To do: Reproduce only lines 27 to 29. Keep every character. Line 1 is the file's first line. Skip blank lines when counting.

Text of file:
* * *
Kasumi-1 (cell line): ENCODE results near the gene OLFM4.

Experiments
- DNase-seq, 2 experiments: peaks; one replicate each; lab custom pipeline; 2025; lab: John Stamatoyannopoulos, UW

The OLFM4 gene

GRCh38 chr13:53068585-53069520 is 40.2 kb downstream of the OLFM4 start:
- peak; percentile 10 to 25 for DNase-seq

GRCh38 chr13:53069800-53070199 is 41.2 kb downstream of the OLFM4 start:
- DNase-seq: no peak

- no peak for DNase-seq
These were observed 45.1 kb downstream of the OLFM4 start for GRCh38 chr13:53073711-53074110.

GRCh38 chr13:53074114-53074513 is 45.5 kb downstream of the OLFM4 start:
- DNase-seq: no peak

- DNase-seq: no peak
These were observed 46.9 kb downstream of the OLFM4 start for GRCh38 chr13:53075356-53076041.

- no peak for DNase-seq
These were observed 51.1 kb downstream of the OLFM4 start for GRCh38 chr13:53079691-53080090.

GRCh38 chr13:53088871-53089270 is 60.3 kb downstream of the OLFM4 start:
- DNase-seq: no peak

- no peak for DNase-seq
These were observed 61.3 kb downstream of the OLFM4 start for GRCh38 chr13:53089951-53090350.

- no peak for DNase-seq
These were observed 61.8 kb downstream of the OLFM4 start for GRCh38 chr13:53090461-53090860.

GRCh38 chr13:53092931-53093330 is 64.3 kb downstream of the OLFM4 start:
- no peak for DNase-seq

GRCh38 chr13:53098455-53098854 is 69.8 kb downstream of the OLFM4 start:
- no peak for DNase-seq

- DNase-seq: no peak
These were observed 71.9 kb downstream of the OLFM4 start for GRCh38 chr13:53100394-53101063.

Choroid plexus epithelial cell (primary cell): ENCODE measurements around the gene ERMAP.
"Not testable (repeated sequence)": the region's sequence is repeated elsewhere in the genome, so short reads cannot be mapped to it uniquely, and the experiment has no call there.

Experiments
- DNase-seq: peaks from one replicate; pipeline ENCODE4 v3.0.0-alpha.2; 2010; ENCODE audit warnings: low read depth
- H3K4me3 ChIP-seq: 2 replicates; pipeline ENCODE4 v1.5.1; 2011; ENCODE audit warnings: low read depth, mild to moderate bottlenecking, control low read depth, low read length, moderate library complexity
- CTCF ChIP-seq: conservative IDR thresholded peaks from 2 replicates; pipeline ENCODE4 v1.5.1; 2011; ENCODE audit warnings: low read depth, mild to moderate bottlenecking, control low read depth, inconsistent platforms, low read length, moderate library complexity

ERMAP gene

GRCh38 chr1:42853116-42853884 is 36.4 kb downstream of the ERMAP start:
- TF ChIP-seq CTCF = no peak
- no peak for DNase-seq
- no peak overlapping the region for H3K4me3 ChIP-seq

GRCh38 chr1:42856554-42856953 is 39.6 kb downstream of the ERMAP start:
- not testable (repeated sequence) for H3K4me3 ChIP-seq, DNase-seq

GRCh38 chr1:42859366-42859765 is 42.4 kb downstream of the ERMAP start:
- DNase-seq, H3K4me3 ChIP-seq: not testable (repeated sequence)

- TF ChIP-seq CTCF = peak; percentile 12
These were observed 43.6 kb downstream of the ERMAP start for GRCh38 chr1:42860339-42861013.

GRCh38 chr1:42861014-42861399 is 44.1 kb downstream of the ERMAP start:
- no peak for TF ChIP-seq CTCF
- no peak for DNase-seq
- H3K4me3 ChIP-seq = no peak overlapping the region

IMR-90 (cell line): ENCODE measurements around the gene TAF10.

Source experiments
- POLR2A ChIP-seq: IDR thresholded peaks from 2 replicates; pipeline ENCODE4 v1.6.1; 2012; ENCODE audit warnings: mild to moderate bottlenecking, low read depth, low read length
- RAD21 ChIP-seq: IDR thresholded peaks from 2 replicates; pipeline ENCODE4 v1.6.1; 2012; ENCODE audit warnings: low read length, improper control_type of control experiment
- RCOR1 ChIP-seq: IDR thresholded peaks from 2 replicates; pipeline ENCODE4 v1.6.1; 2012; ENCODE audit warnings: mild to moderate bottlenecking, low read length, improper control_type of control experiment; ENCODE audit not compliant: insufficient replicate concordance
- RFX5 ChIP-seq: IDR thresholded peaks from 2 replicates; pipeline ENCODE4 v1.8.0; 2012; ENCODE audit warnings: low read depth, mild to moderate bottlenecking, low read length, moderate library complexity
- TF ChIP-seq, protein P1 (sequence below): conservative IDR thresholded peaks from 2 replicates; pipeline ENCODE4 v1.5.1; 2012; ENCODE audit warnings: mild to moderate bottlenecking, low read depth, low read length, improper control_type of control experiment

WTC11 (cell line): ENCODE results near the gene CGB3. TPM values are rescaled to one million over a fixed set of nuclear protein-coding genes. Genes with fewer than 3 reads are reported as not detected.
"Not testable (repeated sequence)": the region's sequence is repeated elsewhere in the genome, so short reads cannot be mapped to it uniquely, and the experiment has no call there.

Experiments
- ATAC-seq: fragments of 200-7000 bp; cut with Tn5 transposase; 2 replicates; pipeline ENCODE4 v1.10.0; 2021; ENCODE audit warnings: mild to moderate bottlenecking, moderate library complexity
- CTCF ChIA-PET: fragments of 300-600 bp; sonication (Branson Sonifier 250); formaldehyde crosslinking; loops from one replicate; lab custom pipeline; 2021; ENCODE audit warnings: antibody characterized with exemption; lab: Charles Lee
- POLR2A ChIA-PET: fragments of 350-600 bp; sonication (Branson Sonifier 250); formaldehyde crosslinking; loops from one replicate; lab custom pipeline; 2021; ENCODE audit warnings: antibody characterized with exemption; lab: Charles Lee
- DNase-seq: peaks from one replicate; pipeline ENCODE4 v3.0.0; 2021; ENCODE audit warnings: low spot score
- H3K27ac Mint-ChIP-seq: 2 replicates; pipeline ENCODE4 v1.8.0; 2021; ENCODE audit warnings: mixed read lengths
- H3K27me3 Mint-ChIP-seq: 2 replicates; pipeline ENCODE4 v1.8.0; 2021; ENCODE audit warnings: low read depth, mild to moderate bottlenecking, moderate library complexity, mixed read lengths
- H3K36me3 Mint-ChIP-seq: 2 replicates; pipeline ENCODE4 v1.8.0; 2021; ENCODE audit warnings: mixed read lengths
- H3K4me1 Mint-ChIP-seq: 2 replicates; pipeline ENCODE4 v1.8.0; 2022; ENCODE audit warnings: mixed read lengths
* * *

- DNase-seq: no peak
These were observed 71.9 kb downstream of the OLFM4 start for GRCh38 chr13:53100394-53101063.

Choroid plexus epithelial cell (primary cell): ENCODE measurements around the gene ERMAP.